Sunday, May 31, 2015

The Last Week of School

MCA and NWEA testing is finally over. Thank goodness! Testing season is so taxing on the children and teachers. While it's tempting to stop teaching and show a movie every day (it's true, I walked by a few classrooms last week where they showed a movie every single day), I think it's important to keep those little ones actively engaged in learning up until the very last day of school. I'm impressed by all the teachers that use this time to fully immerse their children in fun projects, something we don't always have time for before state testing. Our wonderful ELL teacher, Ms. Christine Brinkman, had one of the third grade classrooms create a diorama showcasing their favorite story from our National Geographic REACH curriculum. Our students can only be creative if you give them the opportunity to be creative. And boy did they run with this project! Here are a few examples of the amazing student work:

Ms. Ashley Eichhorn and I had our students make pinatas after reading The Pinata Maker by George Ancona. It was such a mess, but sometimes it's just necessary to let the kiddos be a little messy. The pinatas turned out nicely!

To prevent the dreaded summer slide, we sent home an 8-week summer packet with each of the students. Each day the students will have five math and five literacy problems to complete. Depending on the student, each page will only take about 10-15 minutes to complete so it's just enough daily spiral review to help them retain what they have learned, but won't take up too much of their summer fun time. If the student brings back the packet completed during the first week of school, they will get a reward from their teacher.

Are you looking for a free summer packet to send home with your students? Or are you looking for a free summer packet to use with your own child? You can have a 5-day summer packet sample for students going into first grade, second grade, third grade, or fourth grade for FREE!

Or you can purchase the full 40-day summer packet for students going into first grade, second grade, third grade, or fourth grade. Either one you choose, parents and students will be delighted!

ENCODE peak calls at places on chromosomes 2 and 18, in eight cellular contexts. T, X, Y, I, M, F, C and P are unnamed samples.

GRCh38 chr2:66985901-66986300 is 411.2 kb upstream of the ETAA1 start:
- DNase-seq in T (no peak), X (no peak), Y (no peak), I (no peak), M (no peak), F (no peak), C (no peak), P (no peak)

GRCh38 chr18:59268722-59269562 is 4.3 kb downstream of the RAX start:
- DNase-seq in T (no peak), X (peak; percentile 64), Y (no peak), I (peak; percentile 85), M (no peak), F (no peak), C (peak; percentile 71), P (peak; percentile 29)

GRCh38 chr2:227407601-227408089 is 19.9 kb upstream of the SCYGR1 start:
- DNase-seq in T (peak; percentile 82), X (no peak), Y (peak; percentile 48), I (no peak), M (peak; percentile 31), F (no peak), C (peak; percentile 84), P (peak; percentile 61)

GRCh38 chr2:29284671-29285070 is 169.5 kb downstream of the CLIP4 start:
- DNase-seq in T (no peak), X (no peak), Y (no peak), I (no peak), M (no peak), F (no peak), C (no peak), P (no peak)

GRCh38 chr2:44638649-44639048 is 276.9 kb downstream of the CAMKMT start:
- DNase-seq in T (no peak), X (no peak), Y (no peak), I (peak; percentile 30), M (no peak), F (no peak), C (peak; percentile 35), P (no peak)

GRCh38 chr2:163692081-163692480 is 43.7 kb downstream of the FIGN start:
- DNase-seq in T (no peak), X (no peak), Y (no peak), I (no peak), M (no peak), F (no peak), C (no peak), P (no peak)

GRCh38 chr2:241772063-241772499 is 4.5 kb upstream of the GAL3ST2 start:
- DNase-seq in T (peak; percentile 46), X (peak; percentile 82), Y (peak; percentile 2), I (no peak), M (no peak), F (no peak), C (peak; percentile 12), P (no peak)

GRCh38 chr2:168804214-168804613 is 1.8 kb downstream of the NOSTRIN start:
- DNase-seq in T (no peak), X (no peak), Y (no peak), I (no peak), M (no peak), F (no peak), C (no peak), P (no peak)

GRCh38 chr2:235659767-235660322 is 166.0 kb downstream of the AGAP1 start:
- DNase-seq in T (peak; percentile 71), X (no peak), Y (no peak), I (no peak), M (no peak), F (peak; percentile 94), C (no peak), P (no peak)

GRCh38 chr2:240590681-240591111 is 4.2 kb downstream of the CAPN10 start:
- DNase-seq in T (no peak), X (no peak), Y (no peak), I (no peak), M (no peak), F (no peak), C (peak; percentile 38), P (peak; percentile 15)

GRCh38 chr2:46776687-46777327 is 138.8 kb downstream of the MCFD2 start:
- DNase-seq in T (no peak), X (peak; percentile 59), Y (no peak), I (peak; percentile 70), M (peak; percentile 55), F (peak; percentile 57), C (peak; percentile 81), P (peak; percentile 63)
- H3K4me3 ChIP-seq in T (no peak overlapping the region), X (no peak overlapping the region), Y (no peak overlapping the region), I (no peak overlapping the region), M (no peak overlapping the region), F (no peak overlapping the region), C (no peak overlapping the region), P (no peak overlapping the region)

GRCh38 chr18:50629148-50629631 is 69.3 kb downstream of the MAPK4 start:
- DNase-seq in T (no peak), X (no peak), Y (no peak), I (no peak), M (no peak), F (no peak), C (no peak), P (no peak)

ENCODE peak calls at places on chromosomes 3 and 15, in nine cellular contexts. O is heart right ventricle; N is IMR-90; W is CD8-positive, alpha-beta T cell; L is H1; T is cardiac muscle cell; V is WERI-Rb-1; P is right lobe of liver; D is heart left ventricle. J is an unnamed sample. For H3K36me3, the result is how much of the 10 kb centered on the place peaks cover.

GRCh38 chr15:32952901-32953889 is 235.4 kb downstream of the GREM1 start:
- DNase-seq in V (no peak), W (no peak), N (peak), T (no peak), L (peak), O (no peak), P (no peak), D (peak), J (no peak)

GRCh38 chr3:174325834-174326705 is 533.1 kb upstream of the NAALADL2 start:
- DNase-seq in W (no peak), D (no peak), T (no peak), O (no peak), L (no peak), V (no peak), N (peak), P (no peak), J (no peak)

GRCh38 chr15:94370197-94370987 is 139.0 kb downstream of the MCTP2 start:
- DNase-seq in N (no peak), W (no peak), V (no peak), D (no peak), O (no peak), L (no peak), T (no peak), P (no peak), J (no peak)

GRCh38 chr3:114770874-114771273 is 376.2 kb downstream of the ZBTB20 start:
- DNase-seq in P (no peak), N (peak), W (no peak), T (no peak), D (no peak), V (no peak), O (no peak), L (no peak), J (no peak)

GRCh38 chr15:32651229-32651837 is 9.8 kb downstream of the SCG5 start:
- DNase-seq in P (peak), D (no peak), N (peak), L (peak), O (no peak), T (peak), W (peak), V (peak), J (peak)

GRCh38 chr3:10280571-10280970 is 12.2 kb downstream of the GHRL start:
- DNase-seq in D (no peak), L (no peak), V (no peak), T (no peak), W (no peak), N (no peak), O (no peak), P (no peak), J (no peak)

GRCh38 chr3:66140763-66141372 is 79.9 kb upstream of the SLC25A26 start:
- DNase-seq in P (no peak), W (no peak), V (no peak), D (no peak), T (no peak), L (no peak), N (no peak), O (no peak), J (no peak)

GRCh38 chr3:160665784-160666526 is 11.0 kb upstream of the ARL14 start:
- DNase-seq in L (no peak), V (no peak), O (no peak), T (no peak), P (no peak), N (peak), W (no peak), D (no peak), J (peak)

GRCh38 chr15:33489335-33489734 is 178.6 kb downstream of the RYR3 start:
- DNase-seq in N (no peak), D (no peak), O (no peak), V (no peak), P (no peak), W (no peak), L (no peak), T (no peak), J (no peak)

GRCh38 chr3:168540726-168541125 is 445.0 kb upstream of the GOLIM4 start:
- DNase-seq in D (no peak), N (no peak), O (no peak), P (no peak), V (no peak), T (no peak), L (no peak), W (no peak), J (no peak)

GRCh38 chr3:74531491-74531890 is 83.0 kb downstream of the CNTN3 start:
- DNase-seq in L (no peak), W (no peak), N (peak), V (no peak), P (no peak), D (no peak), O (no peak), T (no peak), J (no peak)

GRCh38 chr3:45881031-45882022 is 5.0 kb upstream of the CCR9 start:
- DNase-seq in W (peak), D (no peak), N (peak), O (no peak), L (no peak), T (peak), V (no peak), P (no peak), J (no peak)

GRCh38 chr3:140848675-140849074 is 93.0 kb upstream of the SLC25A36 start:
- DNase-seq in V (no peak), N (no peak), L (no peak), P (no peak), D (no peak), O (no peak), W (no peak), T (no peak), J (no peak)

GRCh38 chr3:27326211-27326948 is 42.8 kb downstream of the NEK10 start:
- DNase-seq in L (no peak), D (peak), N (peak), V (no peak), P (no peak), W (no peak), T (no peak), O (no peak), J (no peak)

Four more days until summer break! I cannot wait to lay by my pool with a good book and summer cocktail!

Happy summer everyone!


Sunday, May 10, 2015

The Magic Finger by Roald Dahl

I cannot believe I'll be wrapping up my ninth year of teaching in 17 days. Now that we have completed our state testing, we can spend the last four weeks with our kiddos, stress-free. While we are without the stress of tests, I still put a lot of pressure on myself to ensure the students are still actively engaged with fun and thorough lessons.

I struggled all year to motivate the boys in my third grade reading intervention group. They're all very sweet boys and would always do what was asked of them, but I could always tell they were never genuinely interested in the lessons. I tried so many different approaches to actively engage them, but nothing seemed to work. Finally, we started a book unit with The Magic Finger by Roald Dahl and that seemed to do the trick. I had to use binder clips to remind the students where to stop reading, otherwise, a couple of the kiddos may have read the entire book in one night.

All of my students in this reading intervention group are ELL so we had to spend a lot of time with vocabulary words from the book. We defined and explored the first six vocabulary words before reading the book using various activities. The students used dictionaries to write the definition of each word. They also played charades and completed worksheets and puzzles for further practice. After reading the first two parts, I repeated the same process for the last six vocabulary words.

I read the first part of the book out loud to the students and then guided them through the first comprehension worksheet. I always teach and model how to complete the first comprehension worksheet so the students know some strategies for how they will complete the rest of the comprehension worksheets independently. Since the students are responsible for reading each part of the book independently, these worksheets are perfect to check to see if they read carefully. If they did, then they should get majority of the questions correct.

After giving the students the task of reading the second part and completing the corresponding comprehension worksheet, I was thrilled to see the students leaving my classroom with their noses deep in the books.

After reading part four (pages 30-39) my kiddos had a spontaneous discussion about the advantages and disadvantages of having wings instead of arms, just like the Greggs. This gave me the idea to lead the students in an activity to explore how difficult it would be to eat an apple without arms. So I brought in apples and had the students attempt to eat the apples without their hands. They had a blast trying. The kiddos and I couldn't stop laughing. It was a riot! It got a little gross when they laughed with a mouthful of apples and bits of it were flying everywhere, but I'm glad they enjoyed it. After a few minutes of trying, I let them finish their apples with their hands as they discussed and wrote in their journals what it was like to eat an apple without any hands.

We finished the book unit in about a week and a half. The last activity involved choosing one of the writing prompts as shown below. I'll post their writing piece as soon as they are finished. I told the boys we would be starting the new book unit in a few days and they actually cheered! I was elated!

Four more weeks until summer vacation! When does the school year end for you?